The Nisqually Land Trust announced last week that it has been awarded national accreditation by the Land Trust Accreditation Commission, a mark achieved so far by fewer than 15 percent of land trusts nationwide.
The status was granted by the commission following a two-year evaluation of the Nisqually organization.
“Accreditation demonstrates the quality of our commitment to permanent land conservation,” said J.W. Foster, Nisqually Land Trust’s president. “It’s a rigorous process, and we’re a stronger organization today for having gone through it.”
Tammara Van Ryn, executive director of the Land Trust Accreditation Commission, said the accreditation process requires trusts to “conduct important planning and make their operations more efficient and strategic. Accredited organizations have engaged and trained citizen conservation leaders and improved systems for ensuring that their conservation work is permanent.”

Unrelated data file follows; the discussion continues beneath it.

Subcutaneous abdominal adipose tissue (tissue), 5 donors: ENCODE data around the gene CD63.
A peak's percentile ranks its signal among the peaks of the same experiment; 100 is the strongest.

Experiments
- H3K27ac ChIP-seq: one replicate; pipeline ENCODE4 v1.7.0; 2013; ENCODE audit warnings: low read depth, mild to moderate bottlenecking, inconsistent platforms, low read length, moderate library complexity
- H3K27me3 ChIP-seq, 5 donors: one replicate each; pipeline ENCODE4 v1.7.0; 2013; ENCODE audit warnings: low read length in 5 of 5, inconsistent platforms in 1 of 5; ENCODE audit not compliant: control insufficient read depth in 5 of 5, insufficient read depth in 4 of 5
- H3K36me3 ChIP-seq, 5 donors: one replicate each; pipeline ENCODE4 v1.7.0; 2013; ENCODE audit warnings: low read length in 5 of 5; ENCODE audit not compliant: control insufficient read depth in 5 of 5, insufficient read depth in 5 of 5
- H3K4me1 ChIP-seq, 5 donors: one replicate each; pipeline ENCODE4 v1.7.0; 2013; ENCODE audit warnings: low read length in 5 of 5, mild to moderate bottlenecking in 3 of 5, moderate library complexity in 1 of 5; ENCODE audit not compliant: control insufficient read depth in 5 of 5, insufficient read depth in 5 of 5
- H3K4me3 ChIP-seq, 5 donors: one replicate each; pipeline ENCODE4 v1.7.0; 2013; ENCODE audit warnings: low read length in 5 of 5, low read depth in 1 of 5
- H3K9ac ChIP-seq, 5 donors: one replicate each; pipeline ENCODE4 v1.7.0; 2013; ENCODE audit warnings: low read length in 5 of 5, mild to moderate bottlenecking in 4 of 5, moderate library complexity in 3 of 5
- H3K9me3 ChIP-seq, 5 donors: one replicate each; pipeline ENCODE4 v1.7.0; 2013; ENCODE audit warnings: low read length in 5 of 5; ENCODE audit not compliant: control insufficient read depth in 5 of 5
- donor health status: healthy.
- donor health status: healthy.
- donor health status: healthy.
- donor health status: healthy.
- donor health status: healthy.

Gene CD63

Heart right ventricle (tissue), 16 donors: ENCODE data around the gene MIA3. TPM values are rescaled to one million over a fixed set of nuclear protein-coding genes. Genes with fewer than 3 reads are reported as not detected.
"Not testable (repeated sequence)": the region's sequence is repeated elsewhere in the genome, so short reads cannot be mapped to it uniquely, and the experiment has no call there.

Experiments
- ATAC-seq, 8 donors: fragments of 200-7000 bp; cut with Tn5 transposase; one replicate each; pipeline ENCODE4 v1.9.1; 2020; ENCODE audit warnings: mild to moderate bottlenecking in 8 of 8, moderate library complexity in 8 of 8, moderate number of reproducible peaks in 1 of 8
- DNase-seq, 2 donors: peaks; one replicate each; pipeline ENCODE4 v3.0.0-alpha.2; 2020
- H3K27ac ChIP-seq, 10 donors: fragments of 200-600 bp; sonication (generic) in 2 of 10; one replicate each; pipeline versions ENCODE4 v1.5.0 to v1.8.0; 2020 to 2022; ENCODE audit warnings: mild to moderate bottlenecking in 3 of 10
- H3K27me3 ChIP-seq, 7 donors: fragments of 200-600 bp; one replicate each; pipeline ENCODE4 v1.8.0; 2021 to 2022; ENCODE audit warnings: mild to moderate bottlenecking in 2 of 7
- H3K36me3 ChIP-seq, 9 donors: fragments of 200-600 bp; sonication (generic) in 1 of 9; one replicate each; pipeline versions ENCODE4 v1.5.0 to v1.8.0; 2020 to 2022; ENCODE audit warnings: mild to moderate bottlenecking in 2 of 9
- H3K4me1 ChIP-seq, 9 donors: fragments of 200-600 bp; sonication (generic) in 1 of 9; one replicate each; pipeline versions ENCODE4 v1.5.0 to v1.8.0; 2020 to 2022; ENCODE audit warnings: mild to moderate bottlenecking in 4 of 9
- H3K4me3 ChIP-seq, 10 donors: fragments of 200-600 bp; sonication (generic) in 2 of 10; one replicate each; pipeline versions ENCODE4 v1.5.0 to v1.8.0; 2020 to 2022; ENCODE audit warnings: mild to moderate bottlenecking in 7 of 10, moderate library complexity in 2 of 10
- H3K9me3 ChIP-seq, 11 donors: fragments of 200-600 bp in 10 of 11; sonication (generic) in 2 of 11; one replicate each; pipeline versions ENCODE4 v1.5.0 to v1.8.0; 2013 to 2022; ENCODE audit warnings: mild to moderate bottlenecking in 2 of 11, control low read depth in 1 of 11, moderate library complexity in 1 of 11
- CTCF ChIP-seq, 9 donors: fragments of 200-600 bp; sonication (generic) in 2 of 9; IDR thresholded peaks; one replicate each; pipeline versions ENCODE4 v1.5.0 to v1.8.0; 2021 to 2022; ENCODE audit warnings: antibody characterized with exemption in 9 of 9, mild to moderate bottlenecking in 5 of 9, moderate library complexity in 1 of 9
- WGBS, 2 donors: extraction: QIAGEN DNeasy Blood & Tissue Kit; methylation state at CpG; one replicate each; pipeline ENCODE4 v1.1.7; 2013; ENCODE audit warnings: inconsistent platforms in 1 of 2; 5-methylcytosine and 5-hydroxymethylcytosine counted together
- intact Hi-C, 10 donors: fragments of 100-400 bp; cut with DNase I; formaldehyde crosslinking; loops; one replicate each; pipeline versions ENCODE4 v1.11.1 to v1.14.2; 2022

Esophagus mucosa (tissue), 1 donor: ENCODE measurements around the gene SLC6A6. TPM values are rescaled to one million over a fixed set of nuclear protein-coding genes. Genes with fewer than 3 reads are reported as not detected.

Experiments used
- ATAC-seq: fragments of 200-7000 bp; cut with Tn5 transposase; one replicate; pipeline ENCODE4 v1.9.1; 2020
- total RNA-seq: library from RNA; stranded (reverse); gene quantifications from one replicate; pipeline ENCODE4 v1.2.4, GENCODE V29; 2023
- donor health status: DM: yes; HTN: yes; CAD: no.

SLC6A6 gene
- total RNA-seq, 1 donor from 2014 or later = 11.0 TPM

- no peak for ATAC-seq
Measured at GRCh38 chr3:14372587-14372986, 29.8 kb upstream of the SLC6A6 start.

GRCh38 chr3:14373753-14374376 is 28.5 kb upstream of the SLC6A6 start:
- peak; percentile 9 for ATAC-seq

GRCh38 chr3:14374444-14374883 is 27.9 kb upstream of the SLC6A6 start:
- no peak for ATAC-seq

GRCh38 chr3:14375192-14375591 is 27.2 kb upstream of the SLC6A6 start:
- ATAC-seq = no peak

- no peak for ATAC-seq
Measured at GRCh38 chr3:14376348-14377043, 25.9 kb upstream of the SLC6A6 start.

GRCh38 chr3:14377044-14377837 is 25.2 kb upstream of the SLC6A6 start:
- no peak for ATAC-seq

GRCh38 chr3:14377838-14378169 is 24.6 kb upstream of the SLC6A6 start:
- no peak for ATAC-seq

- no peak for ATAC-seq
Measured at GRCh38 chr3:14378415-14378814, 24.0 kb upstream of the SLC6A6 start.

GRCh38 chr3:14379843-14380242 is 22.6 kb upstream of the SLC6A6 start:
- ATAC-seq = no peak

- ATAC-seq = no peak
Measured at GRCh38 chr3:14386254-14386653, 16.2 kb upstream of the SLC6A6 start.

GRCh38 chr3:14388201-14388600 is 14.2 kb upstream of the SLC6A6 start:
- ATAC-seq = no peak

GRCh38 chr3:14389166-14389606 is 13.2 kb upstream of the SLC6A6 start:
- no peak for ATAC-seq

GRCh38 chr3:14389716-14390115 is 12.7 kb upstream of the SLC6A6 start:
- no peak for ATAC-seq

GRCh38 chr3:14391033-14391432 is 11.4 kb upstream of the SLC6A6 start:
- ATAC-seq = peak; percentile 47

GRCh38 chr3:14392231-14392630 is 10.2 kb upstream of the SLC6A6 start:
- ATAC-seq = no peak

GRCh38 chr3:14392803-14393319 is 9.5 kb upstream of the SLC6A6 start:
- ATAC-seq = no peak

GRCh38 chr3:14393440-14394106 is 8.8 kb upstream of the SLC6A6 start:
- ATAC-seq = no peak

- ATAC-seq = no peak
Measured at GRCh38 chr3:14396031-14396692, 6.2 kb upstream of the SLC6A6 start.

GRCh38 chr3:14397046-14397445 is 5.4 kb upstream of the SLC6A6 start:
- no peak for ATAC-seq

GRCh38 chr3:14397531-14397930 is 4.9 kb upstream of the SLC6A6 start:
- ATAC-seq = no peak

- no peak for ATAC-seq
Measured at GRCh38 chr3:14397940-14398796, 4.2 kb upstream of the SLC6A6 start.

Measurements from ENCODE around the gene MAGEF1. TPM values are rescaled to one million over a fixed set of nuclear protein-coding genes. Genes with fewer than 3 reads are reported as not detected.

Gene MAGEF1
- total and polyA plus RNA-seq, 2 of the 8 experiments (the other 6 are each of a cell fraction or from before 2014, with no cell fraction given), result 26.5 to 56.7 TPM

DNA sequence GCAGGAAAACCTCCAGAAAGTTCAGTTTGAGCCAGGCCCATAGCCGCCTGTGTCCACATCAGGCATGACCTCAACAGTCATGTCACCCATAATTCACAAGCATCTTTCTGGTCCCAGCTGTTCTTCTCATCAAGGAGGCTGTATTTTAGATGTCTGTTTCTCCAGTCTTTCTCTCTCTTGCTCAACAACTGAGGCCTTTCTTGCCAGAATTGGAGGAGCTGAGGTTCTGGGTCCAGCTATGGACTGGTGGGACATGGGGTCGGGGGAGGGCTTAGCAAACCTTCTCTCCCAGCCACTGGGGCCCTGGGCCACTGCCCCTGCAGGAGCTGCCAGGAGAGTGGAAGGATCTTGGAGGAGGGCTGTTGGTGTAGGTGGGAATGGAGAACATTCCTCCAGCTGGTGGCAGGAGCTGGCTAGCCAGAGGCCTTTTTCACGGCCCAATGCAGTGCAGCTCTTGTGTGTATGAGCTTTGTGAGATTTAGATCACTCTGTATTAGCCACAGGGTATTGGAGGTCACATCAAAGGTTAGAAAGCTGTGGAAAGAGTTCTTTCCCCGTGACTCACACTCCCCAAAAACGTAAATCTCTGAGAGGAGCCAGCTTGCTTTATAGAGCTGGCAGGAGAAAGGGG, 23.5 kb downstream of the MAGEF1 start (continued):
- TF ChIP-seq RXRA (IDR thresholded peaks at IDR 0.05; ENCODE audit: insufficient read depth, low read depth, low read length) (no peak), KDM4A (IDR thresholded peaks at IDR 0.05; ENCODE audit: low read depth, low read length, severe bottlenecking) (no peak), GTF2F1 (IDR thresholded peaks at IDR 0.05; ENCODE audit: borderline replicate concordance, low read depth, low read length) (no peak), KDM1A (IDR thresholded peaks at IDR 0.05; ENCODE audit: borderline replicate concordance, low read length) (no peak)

The Nisqually Land Trust, founded in 1989, has permanently protected over 4,500 acres of wildlife habitat in the Nisqually River watershed, which runs from Mount Rainier National Park to the Nisqually National Wildlife Refuge.
Acquisitions have included Mashel River shoreline in the Eatonville area.
The right to display the national accreditation seal indicates that the Nisqually Land Trust meets national standards for excellence, upholds the public trust and ensures that its conservation efforts are permanent, officials said.
“Land trusts are gaining higher profiles with their work on behalf of citizens, and the seal of accreditation is a way to prove to their communities that land trusts are worthy of the significant public and private investment in land conservation,” said Rand Wentworth, president of Land Trust Alliance, a national conservation organization. The accreditation commission is part of the group.
There are more than 100 accredited land trusts in Michigan, Colorado, California, Vermont and Georgia, among other states. In Washington, Nisqually Land Trust follows the lead of Jefferson Land Trust on the Olympic Peninsula, which was accredited in 2009.